Joseph longed to go. By that time his parents were dead and nothing was keeping him in England.  He approached his local clergymen who knew Archbishop Thornton.  He was happy to put in a good word for him. Joseph saved his money and in 1877 he applied to work with the Anglican church in Australia at his own expense.  There was some hesitation from the church to approve his application because Joseph had no theological training. His devotion, however, was unquestionable.

By June 1879, the dreams of twenty-six-year-old Joseph had come true. He had become a Lay Reader for the Anglican Church in the Ballarat Diocese, assigned to Hamilton Archdeacon Gustaves Innes.  Joseph was based at the small township of Dunkeld, east of Hamilton, and spread the word throughout the wider district. The majestic mountains, Sturgeon and Abrupt (below) overlook Dunkeld.

Some days, Joseph would ride north between the two to the sparsely settled Victoria Valley beyond.

THE VICTORIA VALLEY by NICHOLAS CHEVALIER. Engraver Frederick Grosse. 1864
Image courtesy of the State Library of Victoria http://handle.slv.vic.gov.au/10381/236368

On other days, he would turn his horse to the west and follow the Wannon River around the foot of Mount Sturgeon and make his way to Cavendish. Or he would head to the south to Penshurst or even further beyond to Macarthur, a round trip of around 130 kilometres. But still, his circuit was not complete.  There was also the parishioners of Glenthompson to the east of Dunkeld.  Joseph’s pay was subsidised by subscribers to the church in each of the areas he preached. However, congregation numbers were low, meaning low subscriptions meant little to pay Joseph for his hard work.

Items of News. (1880, January 22). Hamilton Spectator (Vic. : 1870 – 1918), p. 2.  http://nla.gov.au/nla.news-article226058043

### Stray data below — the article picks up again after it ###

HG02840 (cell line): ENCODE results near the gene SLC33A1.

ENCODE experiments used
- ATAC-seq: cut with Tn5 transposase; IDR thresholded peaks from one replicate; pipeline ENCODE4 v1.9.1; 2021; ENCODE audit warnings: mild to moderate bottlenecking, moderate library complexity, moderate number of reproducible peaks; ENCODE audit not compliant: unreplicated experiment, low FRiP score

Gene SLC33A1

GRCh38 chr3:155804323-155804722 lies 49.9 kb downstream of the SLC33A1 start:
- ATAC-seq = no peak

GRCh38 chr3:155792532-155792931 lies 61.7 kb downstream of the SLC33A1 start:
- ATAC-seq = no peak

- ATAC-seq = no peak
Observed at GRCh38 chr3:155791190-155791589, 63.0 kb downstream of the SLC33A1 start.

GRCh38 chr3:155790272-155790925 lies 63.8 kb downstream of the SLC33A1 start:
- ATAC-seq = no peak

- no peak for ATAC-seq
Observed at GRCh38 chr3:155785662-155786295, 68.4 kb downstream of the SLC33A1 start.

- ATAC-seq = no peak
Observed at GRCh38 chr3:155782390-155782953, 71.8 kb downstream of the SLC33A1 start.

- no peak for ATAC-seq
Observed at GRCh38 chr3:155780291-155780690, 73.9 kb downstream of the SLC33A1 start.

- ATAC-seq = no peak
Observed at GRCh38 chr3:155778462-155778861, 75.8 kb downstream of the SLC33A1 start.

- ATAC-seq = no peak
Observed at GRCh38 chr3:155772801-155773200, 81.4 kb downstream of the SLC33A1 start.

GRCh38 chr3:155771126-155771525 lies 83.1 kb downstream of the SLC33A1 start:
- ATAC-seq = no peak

Its doubtful monetary reward was top of Joseph’s mind. In fact, when not travelling miles on horseback, Joseph was involved with the Dunkeld community. He and Miss Elliot of the town trained the local school children in singing, something met with hearty applause when they sang at the Dunkeld Wesleyan Anniversary Tea.  Later in the month, the Dunkeld school held a “breaking-up jubilee”. Games were played and Joseph acted as a judge.

DUNKELD. (1879, December 25). Hamilton Spectator (Vic. : 1870 – 1918), p. 3.  http://nla.gov.au/nla.news-article226053158

Joseph must have been exhausted yet still his passion for his work was evident to all who met him.  But just six months of living his dream, things took a tragic turn.

On 22 January 1880, news came Joseph was ill, attributed to overwork. A good rest was what was needed to return him to good health.  He was taken to the Hamilton Anglican parsonage to stay with Archdeacon Gustves Innes and his wife.

Items of News. (1880, January 22). Hamilton Spectator (Vic. : 1870 – 1918), p. 2.  http://nla.gov.au/nla.news-article226058043

However, on 31 January 1880, the Hamilton Spectator announced Joseph was dangerously ill with “colonial fever” (typhoid) and the doctors gave “faint hope of his recovery”.

The Church of England Messenger and Eccliseiastical Gazzette reported on his illness,

Parochial Intelligence. (1880, February 4). The Church of England Messenger and Ecclesiastical Gazette for the Diocese of Melbourne and Ballarat p. 6. http://nla.gov.au/nla.news-article197135188

Joseph succumbed to typhoid on 7 February 1880.

JOSEPH MITTON LISSIMAN. (1880, March 2). The Church of England Messenger and Ecclesiastical Gazette for the Diocese of Melbourne and Ballarat p. 8 http://nla.gov.au/nla.news-article197135250